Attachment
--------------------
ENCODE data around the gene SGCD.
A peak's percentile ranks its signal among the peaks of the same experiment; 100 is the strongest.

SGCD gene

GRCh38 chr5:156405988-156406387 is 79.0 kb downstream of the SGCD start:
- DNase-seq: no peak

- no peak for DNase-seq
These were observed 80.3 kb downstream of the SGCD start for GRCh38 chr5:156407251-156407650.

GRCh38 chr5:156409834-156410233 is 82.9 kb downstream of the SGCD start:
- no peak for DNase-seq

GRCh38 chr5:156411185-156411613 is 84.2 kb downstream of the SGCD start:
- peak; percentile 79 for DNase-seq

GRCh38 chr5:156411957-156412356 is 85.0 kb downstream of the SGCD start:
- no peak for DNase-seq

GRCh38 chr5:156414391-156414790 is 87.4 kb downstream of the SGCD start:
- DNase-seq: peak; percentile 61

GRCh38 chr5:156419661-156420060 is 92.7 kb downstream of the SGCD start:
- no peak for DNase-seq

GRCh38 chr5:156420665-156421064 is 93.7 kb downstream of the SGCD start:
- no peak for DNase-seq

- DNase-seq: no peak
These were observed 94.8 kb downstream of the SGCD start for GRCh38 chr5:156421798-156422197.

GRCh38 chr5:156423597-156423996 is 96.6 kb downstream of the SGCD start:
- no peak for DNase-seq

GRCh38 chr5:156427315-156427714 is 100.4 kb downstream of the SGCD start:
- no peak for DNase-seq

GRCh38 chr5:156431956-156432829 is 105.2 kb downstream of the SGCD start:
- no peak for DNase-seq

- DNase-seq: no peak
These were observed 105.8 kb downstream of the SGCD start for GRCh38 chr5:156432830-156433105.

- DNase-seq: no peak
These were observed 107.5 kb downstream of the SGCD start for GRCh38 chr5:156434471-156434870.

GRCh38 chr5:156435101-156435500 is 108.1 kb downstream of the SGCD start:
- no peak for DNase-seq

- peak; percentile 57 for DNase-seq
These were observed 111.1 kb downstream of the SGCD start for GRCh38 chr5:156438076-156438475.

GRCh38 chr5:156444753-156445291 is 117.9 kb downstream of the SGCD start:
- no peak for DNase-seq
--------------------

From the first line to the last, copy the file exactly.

ENCODE data around the gene SGCD.
A peak's percentile ranks its signal among the peaks of the same experiment; 100 is the strongest.

SGCD gene

GRCh38 chr5:156405988-156406387 is 79.0 kb downstream of the SGCD start:
- DNase-seq: no peak

- no peak for DNase-seq
These were observed 80.3 kb downstream of the SGCD start for GRCh38 chr5:156407251-156407650.

GRCh38 chr5:156409834-156410233 is 82.9 kb downstream of the SGCD start:
- no peak for DNase-seq

GRCh38 chr5:156411185-156411613 is 84.2 kb downstream of the SGCD start:
- peak; percentile 79 for DNase-seq

GRCh38 chr5:156411957-156412356 is 85.0 kb downstream of the SGCD start:
- no peak for DNase-seq

GRCh38 chr5:156414391-156414790 is 87.4 kb downstream of the SGCD start:
- DNase-seq: peak; percentile 61

GRCh38 chr5:156419661-156420060 is 92.7 kb downstream of the SGCD start:
- no peak for DNase-seq

GRCh38 chr5:156420665-156421064 is 93.7 kb downstream of the SGCD start:
- no peak for DNase-seq

- DNase-seq: no peak
These were observed 94.8 kb downstream of the SGCD start for GRCh38 chr5:156421798-156422197.

GRCh38 chr5:156423597-156423996 is 96.6 kb downstream of the SGCD start:
- no peak for DNase-seq

GRCh38 chr5:156427315-156427714 is 100.4 kb downstream of the SGCD start:
- no peak for DNase-seq

GRCh38 chr5:156431956-156432829 is 105.2 kb downstream of the SGCD start:
- no peak for DNase-seq

- DNase-seq: no peak
These were observed 105.8 kb downstream of the SGCD start for GRCh38 chr5:156432830-156433105.

- DNase-seq: no peak
These were observed 107.5 kb downstream of the SGCD start for GRCh38 chr5:156434471-156434870.

GRCh38 chr5:156435101-156435500 is 108.1 kb downstream of the SGCD start:
- no peak for DNase-seq

- peak; percentile 57 for DNase-seq
These were observed 111.1 kb downstream of the SGCD start for GRCh38 chr5:156438076-156438475.

GRCh38 chr5:156444753-156445291 is 117.9 kb downstream of the SGCD start:
- no peak for DNase-seq